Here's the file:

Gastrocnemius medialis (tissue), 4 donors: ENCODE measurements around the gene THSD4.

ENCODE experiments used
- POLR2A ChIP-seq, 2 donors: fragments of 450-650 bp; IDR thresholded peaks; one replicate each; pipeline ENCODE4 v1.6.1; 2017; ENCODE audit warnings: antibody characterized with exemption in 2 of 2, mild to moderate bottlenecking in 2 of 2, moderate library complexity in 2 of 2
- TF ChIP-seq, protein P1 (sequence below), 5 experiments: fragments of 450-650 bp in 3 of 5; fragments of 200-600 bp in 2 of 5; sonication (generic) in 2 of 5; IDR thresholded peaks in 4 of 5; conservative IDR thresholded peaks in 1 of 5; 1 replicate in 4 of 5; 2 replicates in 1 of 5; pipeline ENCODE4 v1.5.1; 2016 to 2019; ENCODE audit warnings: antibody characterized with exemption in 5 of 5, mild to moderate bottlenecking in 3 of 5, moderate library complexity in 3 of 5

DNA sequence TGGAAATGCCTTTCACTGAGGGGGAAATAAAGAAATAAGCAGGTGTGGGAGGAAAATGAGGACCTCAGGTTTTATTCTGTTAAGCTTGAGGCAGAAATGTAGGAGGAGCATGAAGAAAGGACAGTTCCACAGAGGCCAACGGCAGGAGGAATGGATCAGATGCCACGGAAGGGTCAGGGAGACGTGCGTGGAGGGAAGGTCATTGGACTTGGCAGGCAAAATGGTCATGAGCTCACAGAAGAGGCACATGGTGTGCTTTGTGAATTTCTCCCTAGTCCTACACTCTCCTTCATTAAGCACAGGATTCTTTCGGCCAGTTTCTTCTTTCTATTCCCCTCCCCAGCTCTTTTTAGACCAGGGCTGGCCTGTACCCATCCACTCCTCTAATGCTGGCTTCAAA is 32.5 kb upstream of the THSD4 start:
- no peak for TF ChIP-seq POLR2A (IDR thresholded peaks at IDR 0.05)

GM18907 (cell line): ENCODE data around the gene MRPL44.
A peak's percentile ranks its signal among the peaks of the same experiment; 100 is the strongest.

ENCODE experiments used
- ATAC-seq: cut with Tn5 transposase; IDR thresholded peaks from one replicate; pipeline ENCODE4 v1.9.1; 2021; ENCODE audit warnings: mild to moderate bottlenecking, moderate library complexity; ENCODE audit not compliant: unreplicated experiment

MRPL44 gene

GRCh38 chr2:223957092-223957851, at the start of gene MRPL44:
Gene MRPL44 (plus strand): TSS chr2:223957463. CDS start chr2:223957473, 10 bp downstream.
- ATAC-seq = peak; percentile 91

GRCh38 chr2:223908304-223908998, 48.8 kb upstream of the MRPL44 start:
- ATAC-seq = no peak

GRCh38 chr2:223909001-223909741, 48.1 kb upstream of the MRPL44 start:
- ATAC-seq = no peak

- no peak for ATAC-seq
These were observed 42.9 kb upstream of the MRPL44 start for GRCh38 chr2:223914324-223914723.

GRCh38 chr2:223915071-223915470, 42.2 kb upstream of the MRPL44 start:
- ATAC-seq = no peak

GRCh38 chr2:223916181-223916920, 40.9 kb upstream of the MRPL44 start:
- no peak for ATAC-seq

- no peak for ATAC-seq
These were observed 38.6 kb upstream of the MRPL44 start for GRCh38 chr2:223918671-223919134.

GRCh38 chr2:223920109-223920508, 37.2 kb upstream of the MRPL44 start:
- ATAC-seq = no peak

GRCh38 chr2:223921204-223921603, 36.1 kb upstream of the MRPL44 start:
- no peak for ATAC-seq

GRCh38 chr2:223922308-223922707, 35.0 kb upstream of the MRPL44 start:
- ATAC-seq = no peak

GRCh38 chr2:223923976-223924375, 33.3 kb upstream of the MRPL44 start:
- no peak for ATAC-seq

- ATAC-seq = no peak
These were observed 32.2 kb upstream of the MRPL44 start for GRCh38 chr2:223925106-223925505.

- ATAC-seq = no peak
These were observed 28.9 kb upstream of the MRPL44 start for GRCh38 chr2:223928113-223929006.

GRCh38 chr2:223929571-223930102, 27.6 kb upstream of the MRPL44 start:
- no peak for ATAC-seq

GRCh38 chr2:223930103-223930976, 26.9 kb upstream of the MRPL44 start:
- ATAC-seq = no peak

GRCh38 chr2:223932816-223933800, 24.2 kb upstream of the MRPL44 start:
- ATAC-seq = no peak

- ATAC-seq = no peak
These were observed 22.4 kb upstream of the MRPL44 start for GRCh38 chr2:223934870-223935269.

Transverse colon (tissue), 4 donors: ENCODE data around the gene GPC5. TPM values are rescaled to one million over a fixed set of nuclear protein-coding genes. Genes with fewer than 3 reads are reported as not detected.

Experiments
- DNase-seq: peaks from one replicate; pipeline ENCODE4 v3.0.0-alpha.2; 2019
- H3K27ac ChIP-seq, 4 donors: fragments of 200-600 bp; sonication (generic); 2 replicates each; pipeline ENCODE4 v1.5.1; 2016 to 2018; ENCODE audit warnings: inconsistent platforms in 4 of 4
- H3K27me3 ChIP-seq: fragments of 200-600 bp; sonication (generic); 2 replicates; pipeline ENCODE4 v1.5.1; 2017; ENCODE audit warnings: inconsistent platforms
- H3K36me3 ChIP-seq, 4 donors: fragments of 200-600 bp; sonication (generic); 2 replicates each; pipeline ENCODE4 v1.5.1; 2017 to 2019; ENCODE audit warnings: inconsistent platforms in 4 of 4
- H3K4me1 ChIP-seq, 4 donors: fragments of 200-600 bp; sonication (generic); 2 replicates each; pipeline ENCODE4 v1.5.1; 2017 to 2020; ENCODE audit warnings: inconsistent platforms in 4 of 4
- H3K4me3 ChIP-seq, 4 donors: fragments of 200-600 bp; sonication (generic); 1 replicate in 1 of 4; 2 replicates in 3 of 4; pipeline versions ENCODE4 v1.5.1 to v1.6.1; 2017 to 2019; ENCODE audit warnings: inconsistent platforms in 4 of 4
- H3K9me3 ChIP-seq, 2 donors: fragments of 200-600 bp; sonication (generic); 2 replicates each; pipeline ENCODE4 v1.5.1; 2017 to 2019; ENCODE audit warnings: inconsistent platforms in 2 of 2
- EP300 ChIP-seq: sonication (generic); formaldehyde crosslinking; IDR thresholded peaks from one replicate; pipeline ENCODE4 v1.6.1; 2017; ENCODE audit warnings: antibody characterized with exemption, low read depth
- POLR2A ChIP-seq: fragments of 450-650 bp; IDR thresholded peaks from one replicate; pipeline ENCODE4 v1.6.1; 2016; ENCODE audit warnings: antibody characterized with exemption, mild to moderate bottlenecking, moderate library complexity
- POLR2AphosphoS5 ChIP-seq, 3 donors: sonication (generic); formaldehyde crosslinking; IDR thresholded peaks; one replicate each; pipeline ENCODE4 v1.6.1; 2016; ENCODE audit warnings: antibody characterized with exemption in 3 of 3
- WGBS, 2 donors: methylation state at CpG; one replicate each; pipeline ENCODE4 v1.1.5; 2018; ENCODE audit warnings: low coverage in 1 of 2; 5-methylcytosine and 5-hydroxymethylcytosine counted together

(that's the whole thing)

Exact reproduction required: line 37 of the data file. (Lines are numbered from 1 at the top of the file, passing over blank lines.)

- ATAC-seq = no peak